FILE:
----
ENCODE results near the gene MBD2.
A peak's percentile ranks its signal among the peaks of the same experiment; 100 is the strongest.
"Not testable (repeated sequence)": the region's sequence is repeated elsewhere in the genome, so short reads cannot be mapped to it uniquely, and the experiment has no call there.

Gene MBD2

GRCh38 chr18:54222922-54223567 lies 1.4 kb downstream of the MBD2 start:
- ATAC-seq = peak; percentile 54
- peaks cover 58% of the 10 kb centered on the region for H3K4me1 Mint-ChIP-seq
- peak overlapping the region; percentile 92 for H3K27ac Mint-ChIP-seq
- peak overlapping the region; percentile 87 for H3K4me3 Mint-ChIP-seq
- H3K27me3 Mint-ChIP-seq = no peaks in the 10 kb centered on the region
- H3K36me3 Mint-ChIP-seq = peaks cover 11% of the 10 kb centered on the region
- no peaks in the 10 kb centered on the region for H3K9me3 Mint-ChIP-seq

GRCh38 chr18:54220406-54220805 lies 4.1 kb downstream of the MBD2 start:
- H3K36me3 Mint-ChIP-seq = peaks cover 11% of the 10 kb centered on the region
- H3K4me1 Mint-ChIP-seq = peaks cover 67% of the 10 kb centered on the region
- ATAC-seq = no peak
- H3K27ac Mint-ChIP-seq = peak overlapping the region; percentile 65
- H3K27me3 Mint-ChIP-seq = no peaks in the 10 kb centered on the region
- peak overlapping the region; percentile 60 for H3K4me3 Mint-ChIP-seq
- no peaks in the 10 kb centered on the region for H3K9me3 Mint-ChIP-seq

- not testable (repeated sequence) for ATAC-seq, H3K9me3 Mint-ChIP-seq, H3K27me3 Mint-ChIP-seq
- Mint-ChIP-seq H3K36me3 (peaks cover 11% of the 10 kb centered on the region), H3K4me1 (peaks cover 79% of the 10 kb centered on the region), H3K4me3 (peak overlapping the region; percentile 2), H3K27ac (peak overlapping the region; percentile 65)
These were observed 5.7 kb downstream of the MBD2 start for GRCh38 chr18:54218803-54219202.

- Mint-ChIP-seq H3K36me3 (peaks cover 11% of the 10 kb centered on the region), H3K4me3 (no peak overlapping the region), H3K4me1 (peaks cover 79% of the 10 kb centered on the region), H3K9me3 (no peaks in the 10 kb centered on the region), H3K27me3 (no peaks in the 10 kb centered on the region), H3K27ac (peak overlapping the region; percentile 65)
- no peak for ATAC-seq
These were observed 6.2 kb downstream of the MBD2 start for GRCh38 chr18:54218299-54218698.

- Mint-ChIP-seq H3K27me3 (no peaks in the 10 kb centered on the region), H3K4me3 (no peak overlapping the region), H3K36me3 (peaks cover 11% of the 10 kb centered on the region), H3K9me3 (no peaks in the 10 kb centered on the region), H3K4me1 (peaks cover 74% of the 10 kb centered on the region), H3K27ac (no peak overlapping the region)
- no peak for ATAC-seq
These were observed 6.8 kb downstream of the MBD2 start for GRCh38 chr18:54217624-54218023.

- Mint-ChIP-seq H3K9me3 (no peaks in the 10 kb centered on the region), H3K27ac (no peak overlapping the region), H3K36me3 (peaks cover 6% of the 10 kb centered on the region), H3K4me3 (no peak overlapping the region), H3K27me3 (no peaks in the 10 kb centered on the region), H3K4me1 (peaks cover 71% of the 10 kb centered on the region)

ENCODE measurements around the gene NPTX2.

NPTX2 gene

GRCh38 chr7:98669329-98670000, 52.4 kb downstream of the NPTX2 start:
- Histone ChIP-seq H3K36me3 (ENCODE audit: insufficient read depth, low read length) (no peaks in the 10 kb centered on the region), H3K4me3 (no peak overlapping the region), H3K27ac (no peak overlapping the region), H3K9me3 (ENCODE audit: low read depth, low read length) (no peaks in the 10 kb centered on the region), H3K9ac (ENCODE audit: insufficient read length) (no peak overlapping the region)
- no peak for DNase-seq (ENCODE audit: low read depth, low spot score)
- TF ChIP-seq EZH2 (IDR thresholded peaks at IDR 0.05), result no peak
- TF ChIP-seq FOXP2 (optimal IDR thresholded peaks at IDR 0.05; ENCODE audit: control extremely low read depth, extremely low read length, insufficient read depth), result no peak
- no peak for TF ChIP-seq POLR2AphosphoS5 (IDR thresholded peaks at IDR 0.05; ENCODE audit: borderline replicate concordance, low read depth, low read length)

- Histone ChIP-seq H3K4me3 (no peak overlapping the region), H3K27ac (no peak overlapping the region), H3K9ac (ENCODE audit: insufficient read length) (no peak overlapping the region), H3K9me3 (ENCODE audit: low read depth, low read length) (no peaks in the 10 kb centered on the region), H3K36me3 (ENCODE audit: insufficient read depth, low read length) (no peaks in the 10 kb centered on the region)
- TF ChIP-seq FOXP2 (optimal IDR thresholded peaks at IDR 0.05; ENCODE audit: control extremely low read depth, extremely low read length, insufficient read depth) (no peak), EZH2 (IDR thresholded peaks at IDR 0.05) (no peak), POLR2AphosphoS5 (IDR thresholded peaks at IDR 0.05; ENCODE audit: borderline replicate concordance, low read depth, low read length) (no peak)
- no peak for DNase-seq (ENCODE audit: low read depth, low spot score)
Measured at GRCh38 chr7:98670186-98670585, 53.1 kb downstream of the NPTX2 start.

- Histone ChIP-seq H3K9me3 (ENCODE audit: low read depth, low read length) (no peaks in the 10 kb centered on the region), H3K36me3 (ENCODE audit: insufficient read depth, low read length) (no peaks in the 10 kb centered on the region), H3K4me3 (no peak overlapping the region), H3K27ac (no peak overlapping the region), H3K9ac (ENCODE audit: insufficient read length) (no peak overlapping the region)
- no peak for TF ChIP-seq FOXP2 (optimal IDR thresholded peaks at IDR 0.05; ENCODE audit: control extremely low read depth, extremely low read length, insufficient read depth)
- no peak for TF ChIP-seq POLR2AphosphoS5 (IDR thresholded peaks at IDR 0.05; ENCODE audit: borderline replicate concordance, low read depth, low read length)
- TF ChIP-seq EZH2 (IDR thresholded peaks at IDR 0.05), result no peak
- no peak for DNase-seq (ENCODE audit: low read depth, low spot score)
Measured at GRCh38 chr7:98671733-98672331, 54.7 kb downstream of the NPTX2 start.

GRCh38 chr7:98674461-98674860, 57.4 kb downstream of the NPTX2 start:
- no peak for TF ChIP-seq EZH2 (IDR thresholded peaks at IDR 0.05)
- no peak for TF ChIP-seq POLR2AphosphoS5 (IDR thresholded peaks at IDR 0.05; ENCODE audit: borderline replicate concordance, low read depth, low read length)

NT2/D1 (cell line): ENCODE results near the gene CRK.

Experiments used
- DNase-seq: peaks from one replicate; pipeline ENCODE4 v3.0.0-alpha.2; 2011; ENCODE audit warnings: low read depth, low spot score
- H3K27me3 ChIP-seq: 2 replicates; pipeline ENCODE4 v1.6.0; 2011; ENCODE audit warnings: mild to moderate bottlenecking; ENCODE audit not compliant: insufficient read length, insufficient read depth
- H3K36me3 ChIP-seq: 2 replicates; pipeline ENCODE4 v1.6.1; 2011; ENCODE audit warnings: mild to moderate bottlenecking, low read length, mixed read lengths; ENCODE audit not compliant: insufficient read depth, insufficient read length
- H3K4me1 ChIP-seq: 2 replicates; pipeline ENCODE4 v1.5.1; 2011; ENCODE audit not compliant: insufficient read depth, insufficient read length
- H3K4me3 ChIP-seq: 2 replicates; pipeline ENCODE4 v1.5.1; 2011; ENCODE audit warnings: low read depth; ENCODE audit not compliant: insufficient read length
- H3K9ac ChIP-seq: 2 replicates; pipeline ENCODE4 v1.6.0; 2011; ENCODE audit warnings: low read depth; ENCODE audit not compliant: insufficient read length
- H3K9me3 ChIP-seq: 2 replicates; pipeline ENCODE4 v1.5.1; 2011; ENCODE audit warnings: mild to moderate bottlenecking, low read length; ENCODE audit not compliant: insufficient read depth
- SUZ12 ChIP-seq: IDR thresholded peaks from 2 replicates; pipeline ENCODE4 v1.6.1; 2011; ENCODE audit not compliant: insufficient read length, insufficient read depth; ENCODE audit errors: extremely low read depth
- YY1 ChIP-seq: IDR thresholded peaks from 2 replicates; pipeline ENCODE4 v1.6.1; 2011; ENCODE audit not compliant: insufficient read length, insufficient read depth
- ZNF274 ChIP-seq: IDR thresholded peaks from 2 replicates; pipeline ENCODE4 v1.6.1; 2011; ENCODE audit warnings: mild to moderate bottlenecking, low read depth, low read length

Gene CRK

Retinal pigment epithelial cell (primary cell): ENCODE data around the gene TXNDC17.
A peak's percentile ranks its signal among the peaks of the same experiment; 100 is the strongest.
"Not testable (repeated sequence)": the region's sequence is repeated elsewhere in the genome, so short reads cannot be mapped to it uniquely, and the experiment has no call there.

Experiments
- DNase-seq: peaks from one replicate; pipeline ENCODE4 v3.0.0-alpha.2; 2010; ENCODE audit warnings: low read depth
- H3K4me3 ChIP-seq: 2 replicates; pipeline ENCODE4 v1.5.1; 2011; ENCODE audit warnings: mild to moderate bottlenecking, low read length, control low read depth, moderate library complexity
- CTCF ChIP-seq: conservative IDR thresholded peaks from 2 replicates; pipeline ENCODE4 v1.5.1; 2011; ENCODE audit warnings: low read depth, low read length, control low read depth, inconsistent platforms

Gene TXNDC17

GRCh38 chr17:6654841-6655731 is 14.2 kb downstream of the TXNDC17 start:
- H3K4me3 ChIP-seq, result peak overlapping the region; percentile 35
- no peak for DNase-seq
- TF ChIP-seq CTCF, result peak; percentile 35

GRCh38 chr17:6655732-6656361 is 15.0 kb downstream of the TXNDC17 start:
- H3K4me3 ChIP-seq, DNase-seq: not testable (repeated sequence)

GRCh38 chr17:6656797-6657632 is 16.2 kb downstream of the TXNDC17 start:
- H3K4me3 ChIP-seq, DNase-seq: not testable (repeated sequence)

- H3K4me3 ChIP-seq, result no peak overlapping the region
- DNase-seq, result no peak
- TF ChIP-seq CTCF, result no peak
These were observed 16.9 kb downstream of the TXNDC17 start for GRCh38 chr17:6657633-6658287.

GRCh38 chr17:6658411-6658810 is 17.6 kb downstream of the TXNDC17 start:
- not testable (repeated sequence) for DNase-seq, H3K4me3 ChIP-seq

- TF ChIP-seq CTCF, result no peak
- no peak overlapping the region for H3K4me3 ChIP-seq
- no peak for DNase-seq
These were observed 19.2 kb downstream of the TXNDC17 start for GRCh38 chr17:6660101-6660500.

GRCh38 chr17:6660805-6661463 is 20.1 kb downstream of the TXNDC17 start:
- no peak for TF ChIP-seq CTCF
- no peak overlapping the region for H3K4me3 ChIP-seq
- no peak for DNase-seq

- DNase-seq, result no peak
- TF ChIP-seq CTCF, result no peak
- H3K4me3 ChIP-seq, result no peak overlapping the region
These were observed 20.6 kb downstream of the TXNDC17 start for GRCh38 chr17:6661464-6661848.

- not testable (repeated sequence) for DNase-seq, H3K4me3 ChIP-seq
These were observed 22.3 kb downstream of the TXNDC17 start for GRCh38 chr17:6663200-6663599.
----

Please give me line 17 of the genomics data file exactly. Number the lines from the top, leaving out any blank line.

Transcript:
- H3K27ac Mint-ChIP-seq = peak overlapping the region; percentile 65